conversion between string and numerical value

Discussion in 'C++' started by Aman JIANG, Sep 19, 2007.

  1. Aman JIANG

    Aman JIANG Guest


    i need a fast way to do lots of conversion that between
    string and numerical value(integer, float, double...), and
    boost::lexical_cast is useless, because it runs for a long time,
    (about 60 times slower than corresponding C functions)
    it's too expensive for my program.

    is there any way([template] library?) to do this fast and safely,
    please ?
    (old C-style functions is unbecoming)
    Aman JIANG, Sep 19, 2007
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  2. So, use the C functions.
    I don't know of any, but should be relatively easy for you to roll
    your own, no?

    Victor Bazarov, Sep 19, 2007
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  3. How about:

    std::string toString(long value) {
    char buffer[100];
    sprintf(buffer, "%ld", value);
    return std::string(buffer);

    std::string toString(unsigned long value) {
    char buffer[100];
    sprintf(buffer, "%lu", value);
    return std::string(buffer);

    long atol(std::string str) { return atol(str.c_str()); }
    double atof(std::string str) { return atof(str.c_str()); }

    It's C++ all right.
    Michal Nazarewicz, Sep 19, 2007
  4. Aman JIANG

    Aman JIANG Guest

    because its style, it doesn't support wchar_t, and template and so
    Aman JIANG, Sep 20, 2007
  5. Aman JIANG

    Aman JIANG Guest

    thank you :)
    that "100" is a magic number.
    and this cannot support wchar_t, too :(
    Aman JIANG, Sep 20, 2007
  6. One more:

    std::string toString(double value) {
    char buffer[100];
    sprintf(buffer, "%f", value);
    return std::string(buffer);
    Yep, its a number long enough to hold a string representation of
    a (unsigned) long value.
    Uhm? You can rewrite it to support it. Just replace char by wchar_t and
    sprintf with swprintf but I'm not sure if you really need it since the
    value is converted into std::string anyways.
    Michal Nazarewicz, Sep 20, 2007
  7. Michal Nazarewicz a écrit :
    You can use numeric_limits<>::digits10 to fit the size to you type.

    // add one for \0 and for additional digit
    // add one more for sign with signed
    char buffer [std::numeric_limits<unsigned long>::digits10 + 2];

    In fact, with traits, it should be possible to write a template.

    Michael DOUBEZ, Sep 20, 2007
  8. Aman JIANG

    James Kanze Guest

    On some machines. There's no guarantee (although it's likely to
    be sufficient in the near future).

    It's not necessarily large enough to hold a "%f" conversion of a
    float, and it's not large enough to hold a "%f" conversion of a
    double on the machines I usually work on.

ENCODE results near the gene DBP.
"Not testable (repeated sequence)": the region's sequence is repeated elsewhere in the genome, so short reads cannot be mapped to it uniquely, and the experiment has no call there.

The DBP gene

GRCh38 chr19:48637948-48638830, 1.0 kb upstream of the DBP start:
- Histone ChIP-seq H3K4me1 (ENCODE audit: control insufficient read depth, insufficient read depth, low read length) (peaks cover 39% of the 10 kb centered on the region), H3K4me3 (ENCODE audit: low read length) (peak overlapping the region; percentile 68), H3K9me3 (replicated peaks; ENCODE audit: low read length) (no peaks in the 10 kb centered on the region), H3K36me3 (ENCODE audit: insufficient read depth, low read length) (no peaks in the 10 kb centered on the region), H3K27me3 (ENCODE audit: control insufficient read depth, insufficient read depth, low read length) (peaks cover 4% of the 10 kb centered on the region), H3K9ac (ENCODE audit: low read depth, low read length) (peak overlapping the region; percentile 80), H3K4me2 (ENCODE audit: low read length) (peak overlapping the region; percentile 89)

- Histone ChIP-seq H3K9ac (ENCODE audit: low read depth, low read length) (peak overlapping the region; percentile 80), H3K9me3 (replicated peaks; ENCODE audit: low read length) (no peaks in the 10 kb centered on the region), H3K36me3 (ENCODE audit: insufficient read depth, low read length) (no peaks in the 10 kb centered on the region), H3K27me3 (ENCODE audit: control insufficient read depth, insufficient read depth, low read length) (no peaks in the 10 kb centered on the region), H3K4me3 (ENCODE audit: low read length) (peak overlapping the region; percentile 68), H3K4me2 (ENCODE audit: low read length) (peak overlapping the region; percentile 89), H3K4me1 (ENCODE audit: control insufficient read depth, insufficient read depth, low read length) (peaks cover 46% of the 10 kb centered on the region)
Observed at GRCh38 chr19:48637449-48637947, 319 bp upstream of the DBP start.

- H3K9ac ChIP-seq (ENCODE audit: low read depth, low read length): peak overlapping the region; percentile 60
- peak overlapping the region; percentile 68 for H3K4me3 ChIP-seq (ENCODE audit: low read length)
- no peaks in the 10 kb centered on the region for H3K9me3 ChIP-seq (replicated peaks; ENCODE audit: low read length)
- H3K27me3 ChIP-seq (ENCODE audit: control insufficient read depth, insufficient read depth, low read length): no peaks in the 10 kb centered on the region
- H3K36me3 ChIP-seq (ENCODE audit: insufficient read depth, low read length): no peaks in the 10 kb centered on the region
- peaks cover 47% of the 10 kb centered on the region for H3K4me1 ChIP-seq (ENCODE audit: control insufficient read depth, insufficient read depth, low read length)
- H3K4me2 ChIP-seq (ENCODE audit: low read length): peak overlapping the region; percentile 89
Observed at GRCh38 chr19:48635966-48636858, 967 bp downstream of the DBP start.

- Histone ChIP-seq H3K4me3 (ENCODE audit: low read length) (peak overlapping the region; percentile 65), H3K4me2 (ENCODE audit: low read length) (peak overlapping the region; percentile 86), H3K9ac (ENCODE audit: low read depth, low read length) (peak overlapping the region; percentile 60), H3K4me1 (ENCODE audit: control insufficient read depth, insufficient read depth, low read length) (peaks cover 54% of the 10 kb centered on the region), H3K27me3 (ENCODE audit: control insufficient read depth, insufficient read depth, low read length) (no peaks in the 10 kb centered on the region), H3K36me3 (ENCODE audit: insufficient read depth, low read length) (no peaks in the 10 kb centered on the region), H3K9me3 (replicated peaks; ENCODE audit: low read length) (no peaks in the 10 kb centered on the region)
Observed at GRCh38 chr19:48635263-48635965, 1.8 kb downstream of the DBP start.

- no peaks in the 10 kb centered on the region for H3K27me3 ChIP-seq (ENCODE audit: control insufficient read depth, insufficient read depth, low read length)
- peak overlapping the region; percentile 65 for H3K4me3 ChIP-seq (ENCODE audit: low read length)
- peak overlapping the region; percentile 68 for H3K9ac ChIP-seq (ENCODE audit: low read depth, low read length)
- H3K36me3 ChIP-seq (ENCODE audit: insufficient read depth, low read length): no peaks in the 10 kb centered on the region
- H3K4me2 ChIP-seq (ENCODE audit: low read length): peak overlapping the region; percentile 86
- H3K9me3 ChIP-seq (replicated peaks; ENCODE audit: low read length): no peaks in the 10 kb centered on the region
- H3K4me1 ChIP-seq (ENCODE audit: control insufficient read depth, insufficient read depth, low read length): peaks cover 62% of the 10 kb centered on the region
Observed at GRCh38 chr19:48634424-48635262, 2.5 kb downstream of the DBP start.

I might add that there is no guarantee that sprintf is faster
    than boost::lexical_cast, although it's likely *if*
    boost::lexical_cast doesn't have partial specializations for
    std::string (since in the general case, boost::lexical_cast must
    do two conversions, and not just one).

    More generally, you might try:

    toString( double value )
    std::eek:stringstream s ;
    s << value ;
    return s.str() ;

    or if that's too slow:

    toString( double value )
    char buffer[ 100 ] ;
    std::eek:strstream s ;
    s << value << std::ends ;
    assert( s ) ;
    return buffer ;

    (This will at least cause an assertion failure, rather than
    undefined behavior, if the converted string requires more than
    99 characters. You can, of course, replace the assertion with
    any other error handling you wish.)

    If all else fails, you can try snprintf, which is not standard
    C++, but is standard C99, and probably available with your
    implementation (and allows for error checking as well).

    Also, you probably want to use the "%g" format (the default for
    iostream), unless you know that the input is in a very limited
    James Kanze, Sep 20, 2007
  9. Aman JIANG

    James Kanze Guest

    The original poster also had a version for double.
    Possible, but rather tricky. Don't forget that the format
    specifier would have to depend on the type. You'd end up having
    to explicitly specialize the traits for each type, with as much
    work as if you'd just written a separate function for each type.

    Just another reason why nobody in their right mind would want to
    use the printf family of functions.
    James Kanze, Sep 20, 2007
  10. There are plenty of people (including myself) who prefer C stdio to C++
    Michal Nazarewicz, Sep 20, 2007
  11. Aman JIANG

    anon Guest

    Looks like something is missing here.
    1) Where is buffer used?
    2) what is std::ends?
    anon, Sep 20, 2007
  12. Aman JIANG

    BobR Guest

    In the 'return'! <G>

    std::eek:strstream s( buffer, 100 ) ; // ??
    Manipulator: ends
    Write `\0' (the string terminator character).
    BobR, Sep 20, 2007
  13. Aman JIANG

    Aman JIANG Guest

    Thank you :)

    I think use 'stringstream' to do this work is still expensive,
    although it must be faster than boost::lexical_cast. We know that
    'strstream' was "deprecated" in C++98.

    Is there another way to do this, no stream, and no old C-style
    functions, please ?